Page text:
(Because in my education I lacked the proper exposure, most of these books are by white women, not people of color. I am always looking for recommendations for PoC classics. Also note that I'm including an asterisk by the titles that I was exposed to within my formal education for your reference.)
3) Wuthering Heights* by Emily Bronte. The Bronte sisters' works are phenomenal examples of Gothic Romanticism and therefore also indicators of the female influence on Romantic-era literature. Wuthering Heights is by far my favorite Bronte novel; both my high school and my undergrad senior theses were about how it portrays domestic violence and the abuse cycle.
4) Incidents in the Life of a Slave Girl* by Harriet Jacobs. Similar to the clear masculine influence on Frankenstein, there's clear white influence on Jacobs' autobiography. Nonetheless, this is a vital story that vividly presents the harsh intersection of the female-and-black struggle. Incidents in the Life of a Slave Girl brings up all kinds of important points about morality and humanity and is an important addition to American education.
5) Trifles: A Jury of Her Peers* by Susan Glaspell. One of my absolute most favorite plays, Glaspell's Trifles takes a good hard look at the issues that arise with justice in a sexist society. Definite themes of female power, domestic violence and abuse, and morality. Great stuff.
6) Rebecca by Daphne du Maurier. When I stumbled across this book, I found myself very angry that I hadn't been exposed to it in my English classes. It made, and continues to make, me wonder how many great classics I'm missing out on just because they weren't written by white guys. This is a gorgeous and thoughtful Gothic romance interwoven with mystery. I love it.
7) To Kill a Mockingbird* by Harper Lee. I consider this novel to be the best general examination of marginalization and prejudice I've ever read. It touches on racism, sexism, classism, and ableism and does so through the brilliantly chosen perspective of an innocent child. I mean, if you haven't read it, you definitely need to get on that ASAP.
8) The Bell Jar by Sylvia Plath. While Plath's novel is only appropriate for mature readers, it should definitely be included in the classical canon. The Bell Jar is a semi-autobiographical story about a college-age woman who suffers from a mental breakdown, and it's one of my favorite novels ever. The intersecting experience of female-and-neuroatypical is powerful, important, and realistic.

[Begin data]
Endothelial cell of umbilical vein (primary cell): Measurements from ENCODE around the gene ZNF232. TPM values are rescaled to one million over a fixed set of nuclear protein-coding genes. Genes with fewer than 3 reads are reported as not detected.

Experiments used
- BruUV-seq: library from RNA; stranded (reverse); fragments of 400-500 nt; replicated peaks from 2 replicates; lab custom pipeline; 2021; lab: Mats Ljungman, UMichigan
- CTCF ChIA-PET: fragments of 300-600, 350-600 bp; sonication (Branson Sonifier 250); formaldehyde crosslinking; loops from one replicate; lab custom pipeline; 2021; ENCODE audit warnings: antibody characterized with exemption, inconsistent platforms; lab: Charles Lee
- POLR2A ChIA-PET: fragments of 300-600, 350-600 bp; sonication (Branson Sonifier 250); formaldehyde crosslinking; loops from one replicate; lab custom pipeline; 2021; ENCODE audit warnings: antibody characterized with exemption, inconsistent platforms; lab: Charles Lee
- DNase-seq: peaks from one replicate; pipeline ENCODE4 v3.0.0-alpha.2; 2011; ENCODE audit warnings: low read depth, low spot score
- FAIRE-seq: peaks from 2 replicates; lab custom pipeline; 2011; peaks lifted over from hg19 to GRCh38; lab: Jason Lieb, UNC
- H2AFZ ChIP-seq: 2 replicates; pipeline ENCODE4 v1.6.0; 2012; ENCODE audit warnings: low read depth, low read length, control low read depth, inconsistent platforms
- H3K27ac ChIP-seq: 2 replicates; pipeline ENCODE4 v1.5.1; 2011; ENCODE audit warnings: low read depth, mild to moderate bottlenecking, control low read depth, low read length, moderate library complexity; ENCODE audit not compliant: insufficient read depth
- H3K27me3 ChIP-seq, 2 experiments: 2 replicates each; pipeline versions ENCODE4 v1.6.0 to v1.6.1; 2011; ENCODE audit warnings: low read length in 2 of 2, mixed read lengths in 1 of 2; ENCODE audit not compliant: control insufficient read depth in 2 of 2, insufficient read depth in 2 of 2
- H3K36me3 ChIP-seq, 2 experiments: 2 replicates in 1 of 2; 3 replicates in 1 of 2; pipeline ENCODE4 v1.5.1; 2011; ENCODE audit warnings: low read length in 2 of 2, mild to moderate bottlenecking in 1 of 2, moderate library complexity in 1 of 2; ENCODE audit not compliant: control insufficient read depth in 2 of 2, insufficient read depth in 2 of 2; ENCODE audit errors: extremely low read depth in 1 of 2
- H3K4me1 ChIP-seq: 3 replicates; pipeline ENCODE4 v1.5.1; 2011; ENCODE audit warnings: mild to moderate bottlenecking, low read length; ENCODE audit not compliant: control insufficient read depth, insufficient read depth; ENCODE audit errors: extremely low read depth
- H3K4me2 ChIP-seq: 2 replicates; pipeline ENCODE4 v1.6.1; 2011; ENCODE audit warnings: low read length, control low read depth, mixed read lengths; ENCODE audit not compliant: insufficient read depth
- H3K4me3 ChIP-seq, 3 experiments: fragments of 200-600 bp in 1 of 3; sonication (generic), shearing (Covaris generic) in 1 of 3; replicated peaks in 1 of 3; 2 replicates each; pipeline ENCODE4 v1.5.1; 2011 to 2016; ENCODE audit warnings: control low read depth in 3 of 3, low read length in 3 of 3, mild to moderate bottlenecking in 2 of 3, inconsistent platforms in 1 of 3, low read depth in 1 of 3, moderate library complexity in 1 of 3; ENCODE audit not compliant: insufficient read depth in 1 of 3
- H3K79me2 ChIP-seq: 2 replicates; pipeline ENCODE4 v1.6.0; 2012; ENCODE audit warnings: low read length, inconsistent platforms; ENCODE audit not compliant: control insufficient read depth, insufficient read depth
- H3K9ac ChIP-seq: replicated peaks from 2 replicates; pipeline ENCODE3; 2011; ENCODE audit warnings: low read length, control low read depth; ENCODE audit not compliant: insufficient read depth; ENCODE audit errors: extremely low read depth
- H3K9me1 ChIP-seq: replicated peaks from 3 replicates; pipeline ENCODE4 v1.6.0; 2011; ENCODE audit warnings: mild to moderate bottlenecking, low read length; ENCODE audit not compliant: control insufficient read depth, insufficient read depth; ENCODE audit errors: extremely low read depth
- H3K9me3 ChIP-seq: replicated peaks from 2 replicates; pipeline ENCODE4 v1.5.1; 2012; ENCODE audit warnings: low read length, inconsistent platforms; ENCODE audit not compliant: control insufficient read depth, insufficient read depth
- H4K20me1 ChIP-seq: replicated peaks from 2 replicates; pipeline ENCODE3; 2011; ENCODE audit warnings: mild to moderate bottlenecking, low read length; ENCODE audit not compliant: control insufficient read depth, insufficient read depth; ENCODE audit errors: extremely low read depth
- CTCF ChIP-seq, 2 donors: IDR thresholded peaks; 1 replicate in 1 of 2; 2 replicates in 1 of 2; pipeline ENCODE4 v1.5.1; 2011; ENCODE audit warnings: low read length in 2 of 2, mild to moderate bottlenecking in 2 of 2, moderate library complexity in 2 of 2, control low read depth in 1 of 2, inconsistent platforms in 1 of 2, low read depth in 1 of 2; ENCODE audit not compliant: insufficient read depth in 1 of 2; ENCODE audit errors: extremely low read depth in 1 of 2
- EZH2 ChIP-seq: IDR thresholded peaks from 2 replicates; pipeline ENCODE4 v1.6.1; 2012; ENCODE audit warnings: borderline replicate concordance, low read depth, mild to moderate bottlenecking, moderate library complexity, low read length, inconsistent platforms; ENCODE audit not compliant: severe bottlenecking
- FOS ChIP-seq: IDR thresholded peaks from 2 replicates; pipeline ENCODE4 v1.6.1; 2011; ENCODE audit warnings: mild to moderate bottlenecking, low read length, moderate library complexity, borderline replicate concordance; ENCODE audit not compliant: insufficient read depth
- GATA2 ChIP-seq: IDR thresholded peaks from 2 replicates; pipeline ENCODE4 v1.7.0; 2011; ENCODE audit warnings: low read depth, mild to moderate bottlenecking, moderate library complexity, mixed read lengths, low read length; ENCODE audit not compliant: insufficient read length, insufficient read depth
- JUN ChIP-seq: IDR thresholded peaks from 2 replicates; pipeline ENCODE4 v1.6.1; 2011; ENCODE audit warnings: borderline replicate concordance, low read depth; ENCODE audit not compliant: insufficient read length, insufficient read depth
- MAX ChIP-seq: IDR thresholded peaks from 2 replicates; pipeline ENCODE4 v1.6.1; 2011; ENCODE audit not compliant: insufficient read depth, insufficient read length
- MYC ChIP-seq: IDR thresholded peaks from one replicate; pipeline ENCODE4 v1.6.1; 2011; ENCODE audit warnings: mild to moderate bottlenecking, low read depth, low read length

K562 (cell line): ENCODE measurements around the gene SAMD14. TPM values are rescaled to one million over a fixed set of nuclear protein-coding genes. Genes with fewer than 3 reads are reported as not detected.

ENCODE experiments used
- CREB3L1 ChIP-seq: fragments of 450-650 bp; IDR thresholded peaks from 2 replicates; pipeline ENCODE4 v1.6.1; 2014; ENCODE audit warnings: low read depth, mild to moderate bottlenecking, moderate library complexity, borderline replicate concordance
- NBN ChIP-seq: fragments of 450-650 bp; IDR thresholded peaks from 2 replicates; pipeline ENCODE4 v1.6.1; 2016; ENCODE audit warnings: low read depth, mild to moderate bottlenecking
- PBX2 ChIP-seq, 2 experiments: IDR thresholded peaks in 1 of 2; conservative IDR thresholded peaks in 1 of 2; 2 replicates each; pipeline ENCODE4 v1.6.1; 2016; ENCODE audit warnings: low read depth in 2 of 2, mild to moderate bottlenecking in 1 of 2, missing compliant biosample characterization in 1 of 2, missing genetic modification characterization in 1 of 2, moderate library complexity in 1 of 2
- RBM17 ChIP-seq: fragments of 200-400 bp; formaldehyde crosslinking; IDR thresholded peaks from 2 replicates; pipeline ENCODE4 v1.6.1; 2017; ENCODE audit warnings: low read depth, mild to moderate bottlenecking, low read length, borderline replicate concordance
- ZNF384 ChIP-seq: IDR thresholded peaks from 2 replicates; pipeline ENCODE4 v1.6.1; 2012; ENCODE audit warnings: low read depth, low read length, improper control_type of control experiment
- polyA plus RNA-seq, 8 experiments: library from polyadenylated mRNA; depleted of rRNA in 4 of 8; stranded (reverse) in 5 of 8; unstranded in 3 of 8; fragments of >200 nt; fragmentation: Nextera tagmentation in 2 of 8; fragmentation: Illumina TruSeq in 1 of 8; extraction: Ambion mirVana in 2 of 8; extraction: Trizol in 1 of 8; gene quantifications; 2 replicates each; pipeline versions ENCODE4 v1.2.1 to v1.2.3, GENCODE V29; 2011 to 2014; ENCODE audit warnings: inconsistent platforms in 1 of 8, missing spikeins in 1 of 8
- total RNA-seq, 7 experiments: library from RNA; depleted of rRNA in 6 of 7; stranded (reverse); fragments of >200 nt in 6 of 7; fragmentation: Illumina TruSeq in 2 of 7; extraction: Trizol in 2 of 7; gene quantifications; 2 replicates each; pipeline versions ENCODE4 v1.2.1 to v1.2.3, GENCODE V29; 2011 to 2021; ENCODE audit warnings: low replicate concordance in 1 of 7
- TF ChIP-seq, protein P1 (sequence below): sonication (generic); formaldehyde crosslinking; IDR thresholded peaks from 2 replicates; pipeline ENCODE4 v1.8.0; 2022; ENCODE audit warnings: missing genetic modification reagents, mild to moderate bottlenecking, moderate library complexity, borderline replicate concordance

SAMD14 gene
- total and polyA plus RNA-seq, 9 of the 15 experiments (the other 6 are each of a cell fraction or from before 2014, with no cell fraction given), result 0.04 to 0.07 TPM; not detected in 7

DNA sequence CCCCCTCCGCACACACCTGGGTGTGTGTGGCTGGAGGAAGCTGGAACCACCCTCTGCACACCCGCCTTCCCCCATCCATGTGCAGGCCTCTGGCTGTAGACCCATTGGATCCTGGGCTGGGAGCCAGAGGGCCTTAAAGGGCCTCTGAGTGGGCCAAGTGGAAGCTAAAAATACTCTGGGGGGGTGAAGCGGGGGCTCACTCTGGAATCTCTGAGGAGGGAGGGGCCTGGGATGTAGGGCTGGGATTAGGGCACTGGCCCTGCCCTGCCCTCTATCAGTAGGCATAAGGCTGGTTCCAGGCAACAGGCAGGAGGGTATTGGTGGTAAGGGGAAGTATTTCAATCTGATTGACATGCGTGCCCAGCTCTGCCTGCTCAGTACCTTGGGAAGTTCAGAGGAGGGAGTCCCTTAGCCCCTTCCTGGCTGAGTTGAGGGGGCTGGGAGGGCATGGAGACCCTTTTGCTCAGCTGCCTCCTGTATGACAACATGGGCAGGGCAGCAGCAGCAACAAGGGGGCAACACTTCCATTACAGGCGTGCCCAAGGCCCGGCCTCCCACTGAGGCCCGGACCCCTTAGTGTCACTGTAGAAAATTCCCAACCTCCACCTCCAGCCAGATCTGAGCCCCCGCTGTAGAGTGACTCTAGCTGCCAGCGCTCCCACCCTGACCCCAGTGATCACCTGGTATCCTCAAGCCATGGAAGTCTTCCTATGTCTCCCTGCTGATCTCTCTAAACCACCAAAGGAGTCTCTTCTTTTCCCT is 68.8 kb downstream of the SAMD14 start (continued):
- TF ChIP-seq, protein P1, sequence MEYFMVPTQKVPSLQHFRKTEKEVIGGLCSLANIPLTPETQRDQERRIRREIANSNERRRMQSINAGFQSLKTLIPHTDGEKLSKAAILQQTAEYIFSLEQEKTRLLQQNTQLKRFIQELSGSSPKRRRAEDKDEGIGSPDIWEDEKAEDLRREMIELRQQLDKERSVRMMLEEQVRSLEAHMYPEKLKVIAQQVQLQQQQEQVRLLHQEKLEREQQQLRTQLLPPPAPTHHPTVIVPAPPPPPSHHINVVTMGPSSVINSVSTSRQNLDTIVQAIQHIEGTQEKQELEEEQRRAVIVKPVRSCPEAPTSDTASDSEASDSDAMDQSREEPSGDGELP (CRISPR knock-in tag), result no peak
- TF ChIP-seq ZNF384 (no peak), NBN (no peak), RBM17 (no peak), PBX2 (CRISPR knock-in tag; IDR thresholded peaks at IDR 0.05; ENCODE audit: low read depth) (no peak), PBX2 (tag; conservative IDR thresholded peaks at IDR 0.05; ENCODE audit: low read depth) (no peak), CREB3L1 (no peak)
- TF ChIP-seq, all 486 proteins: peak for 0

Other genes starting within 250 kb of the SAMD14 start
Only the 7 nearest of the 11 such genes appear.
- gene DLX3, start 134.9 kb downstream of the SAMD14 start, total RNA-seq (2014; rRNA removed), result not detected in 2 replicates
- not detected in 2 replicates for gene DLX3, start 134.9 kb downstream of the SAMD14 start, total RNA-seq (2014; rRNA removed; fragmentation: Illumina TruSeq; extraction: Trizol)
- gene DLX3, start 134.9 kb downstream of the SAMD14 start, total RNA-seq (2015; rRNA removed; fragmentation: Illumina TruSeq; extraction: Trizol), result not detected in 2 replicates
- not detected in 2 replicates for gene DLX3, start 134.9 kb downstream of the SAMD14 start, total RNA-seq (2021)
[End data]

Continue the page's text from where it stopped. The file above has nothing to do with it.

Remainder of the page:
9) Roots: The Saga of an American Family by Alex Haley. I haven't seen the television series, although I hear it's fantastic, but I can and do highly recommend this book. It may be one of the most educational reads I've ever had in regards to the African American experience. It traces the history of Haley's family all the way back to Africa in a gripping, visceral, and humanizing fashion. Definitely a must-read that ought to be promoted in the classroom.
10) The Handmaid's Tale by Margaret Atwood. A key feminist text and modern classic, The Handmaid's Tale is a dystopian novel where, after a infertility epidemic, women of the future are societally reduced to their ability to bear children. Another book that's more appropriate for mature readers, this is nonetheless a vital (and intriguing) text that readers need to have access to.
Some other picks that I'd like to add: North and South by Elizabeth Gaskell, A Little Princess by Frances Hodgson Burnett, And Then There Were None* by Agatha Christie, A Tree Grows in Brooklyn by Betty Smith, and A Wrinkle in Time by Madeleine L'Engle.
And yes, I do think it's that important that we make an effort to expand and diversify our literary canon. As fantastic as many classics by white men are, they are, by nature, limited to the white male experience. Students need and deserve to be exposed to more than just that. Until the voices of women and people of color are heard, we as a whole will suffer from a lack of knowledge about the world we live in. Even more importantly, we will never learn to see people who identify with marginalized groups as human.
Reading has been proven to increase empathy. So let's take advantage of that in the classroom.
(Also, viva la YA lit! One of the reasons I love it so much is that, as a category, I find it to be much more open to experimentation and to the inclusion of marginalized viewpoints.)
So. Do you have any recommendations to add? Any thoughts on my picks? Comment below!
I'll see you all tomorrow.
Image via ya-aholic.com.